Gideon v. Wainwright 6
Gideon v. Wainwright Essay Project
Intro To Criminal Justice CJ 101
Motion Picture Summary: Gideon’s Trumpet
The movie Gideon’s Trumpet (Houseman, J.. 1980.) starring Henry Fonda was about the case which
started as Gideon v. Cochran, however it is better known as Gideon v. Wainwright, because Mr.
Wainwright replaced Cochran as the Director of the Division of Corrections just before the Supreme
Court made the decision. (Gideon v. Wainwright. 2002.)
In this case, Clarence Earl Gideon, who was a man of average intelligence, was accused of breaking
into a pool hall in the early hours of June 3 1961. At the time, the proper process of the criminal justice
system was that the state courts had the right to decide for themselves whether they appointed defense
attorneys for all cases, or just the ones with special circumstances based on the Betts v. Brady decision
in which the Supreme Court held that the Fourteenth amendment did not give total right to counsel
except where the lack of an attorney would end up in an abjuration of elemental fairness.
Gideon asked for counsel at his trial and was denied because the state of Florida only appointed
counsel to indigent prisoners if it was a capital offense, and Gideon’s crime did not qualify. The case
was tried and Gideon lost, being sentenced to five years in the penitentiary. He felt like he had been
railroaded, by having to defend himself and was convinced that a lawyer would have done better in his
defense. When he got to the penitentiary, Gideon used the library to research what his rights were.
After finding out the proper procedures, petitioned the court in forma pauperis. This means that an
impoverished person would not have to pay the charges associated with filing the petition. He also
included the motion he filed for a writ of habeas corpus, filed with the Florida Supreme Court, and the
court’s dismissal of the motion.
In the end, the Supreme Court decided to overturn the Betts v. Brady ruling and held that in order to
receive a fair trial, all persons accused of a crime were entitled to counsel. This resulted in Gideon
receiving a new trial, with counsel, in which he was found not guilty.
I found that the movie did a really good job of presenting the real facts of the case in an informative
and entertaining format.
Gideon v. Wainwright: Landmark Case Decision
The Gideon v. Wainwright case is considered a landmark case because it is one of three cases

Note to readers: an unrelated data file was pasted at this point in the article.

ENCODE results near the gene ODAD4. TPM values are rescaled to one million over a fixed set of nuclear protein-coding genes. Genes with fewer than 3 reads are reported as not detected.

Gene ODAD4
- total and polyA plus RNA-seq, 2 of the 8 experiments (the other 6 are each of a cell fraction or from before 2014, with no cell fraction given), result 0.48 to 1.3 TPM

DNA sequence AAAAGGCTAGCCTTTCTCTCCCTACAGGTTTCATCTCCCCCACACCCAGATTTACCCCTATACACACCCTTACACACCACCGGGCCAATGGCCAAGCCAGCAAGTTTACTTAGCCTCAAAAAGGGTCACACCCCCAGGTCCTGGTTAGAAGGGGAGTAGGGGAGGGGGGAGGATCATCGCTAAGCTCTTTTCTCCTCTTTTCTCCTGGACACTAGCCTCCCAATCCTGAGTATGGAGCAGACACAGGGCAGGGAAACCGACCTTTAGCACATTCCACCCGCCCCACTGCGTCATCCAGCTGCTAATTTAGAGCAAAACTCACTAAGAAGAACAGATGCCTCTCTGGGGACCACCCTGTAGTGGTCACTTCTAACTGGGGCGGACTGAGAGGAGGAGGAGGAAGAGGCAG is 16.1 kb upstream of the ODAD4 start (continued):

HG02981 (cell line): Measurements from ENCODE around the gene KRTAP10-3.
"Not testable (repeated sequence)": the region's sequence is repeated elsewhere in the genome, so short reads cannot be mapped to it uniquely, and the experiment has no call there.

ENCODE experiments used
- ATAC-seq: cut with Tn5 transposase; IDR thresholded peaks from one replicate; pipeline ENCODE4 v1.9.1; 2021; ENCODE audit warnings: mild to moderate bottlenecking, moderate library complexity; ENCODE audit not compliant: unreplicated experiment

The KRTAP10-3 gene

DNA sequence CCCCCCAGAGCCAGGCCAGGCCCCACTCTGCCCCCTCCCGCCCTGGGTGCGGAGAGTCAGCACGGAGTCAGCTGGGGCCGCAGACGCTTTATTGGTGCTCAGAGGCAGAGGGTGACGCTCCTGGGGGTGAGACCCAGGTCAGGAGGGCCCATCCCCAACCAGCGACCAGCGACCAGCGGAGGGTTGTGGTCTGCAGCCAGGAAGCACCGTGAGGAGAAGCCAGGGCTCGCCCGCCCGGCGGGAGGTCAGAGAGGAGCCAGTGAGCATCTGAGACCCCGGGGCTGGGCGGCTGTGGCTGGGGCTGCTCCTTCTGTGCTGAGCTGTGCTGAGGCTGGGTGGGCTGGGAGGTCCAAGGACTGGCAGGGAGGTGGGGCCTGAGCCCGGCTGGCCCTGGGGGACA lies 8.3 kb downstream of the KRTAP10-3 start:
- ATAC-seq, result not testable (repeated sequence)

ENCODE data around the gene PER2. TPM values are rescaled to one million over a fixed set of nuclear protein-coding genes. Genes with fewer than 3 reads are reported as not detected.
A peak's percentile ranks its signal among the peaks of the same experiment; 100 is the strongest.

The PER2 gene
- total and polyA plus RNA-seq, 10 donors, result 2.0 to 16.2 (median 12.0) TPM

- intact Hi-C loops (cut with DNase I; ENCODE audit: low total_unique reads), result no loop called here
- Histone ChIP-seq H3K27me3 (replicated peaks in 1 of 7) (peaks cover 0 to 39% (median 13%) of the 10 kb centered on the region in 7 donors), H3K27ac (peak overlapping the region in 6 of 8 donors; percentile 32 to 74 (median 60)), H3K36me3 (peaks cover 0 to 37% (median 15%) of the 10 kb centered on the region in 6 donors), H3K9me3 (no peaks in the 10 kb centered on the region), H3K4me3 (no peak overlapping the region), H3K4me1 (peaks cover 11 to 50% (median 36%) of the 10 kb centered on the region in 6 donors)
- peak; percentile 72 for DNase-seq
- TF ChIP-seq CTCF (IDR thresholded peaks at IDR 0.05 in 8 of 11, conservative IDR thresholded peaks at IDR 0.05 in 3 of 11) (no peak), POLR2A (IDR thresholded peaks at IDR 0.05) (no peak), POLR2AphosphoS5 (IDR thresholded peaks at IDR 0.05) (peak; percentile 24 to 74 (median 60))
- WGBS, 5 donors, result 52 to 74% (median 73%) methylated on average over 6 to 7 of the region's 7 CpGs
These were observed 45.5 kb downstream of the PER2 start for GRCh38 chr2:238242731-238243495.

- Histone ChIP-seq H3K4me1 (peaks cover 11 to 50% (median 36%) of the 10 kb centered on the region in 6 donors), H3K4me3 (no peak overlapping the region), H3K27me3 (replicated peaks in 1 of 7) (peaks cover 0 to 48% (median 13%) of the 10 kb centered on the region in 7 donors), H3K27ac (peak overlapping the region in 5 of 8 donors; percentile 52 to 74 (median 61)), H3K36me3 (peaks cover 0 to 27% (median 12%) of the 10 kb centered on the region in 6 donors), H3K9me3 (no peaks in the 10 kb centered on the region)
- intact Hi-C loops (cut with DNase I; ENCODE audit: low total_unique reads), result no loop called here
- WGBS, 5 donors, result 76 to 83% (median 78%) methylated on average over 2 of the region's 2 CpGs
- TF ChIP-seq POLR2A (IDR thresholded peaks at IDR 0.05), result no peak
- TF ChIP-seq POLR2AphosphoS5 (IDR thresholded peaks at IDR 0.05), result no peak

brought before the Supreme Court that completely changed the face of the criminal justice system in
America. The other two cases were: Escobedo v. Illinois, and Miranda v. Arizona.
This case overturned the Betts v. Brady ruling that states only had to provide counsel to defendants
when they were being charged with a capital offense. The Supreme Court held that any persons
charged with a crime were undeniably afforded counsel due to the Sixth amendment due process right
that no man shall be denied the right to life, liberty or property without a fair trial. Gideon felt that he
had not had a fair trial due to his lack of counsel. (Gideon v. Wainwright html. 2009.)
The importance of this case had far reaching effects. In today’s criminal justice system, every
destitute person is allowed counsel even if they cannot afford one.
Because of this ruling almost all major cities have a public defenders office, and the smaller cities
adjudicators assign private trial lawyers to represent offenders who do not have the money to hire a
lawyer themselves. (Gideon v. Wainwright html. 2009.)
Comparison of Federal and State Courts
The U. S. Constitution represents the highest court and rule of law in our country. From this is
created a federal structure of authority that employs both a federal and state court system , in which
authority is shared by both the state and federal government branches. Each of these braches has its
own court systems. (U.S. Courts. 2009.)
Article III Section 1 of the U.S. Constitution purposely creates the US Supreme Court, and names
Congress as the power that creates the subordinate national federal courts.
There are 13 U.S. Courts of Appeals, 94 U. S. District Courts, the U.S. Court of Claims, and the U.S.
Court of International Trade. U.S. Bankruptcy Courts hear bankruptcy cases. Magistrate Judges can
hear some District Court matters. Persons not satisfied with a ruling of a U.S. District Court, the U.S.
Court of Claims, and/or the U.S. Court of International Trade may take their case to a U.S. Court of
Appeals. The Supreme Court is the final rule of law when it comes to federal constitutional concerns
(U.S. Courts. 2009.)
The types of cases heard by the federal court system include: those that are concerned with the
constitutionality of a law, laws and treaties of the United States, Ambassadors and civic ministers,
disputes between states, bankruptcy, and Admiralty Law. (U.S. Courts. 2009.)
Federal judges are designated by the President of The United States, and established by the Senate.
They are usually appointed for life, and must be impeached to be detached from their post. (U.S.
The Constitution and specific laws of each state are the factors governing the laws of each state.
Each state has a Supreme Court, Circuit and District courts. They also have certain courts for
specialized areas such as probate, family court and others. Persons not happy with decisions in the
circuit and district courts can have their cases heard by the state’s court of appeals or have the option of
the State Supreme Court hearing the case.
Not all cases are entitled to be heard by the U.S. Supreme Court. (U.S. Courts. 2009.)
The cases heard by the state court system include but are not limited to: most criminal cases,
probate, contract cases, and tort cases. State courts are the final law in the decisions made dealing with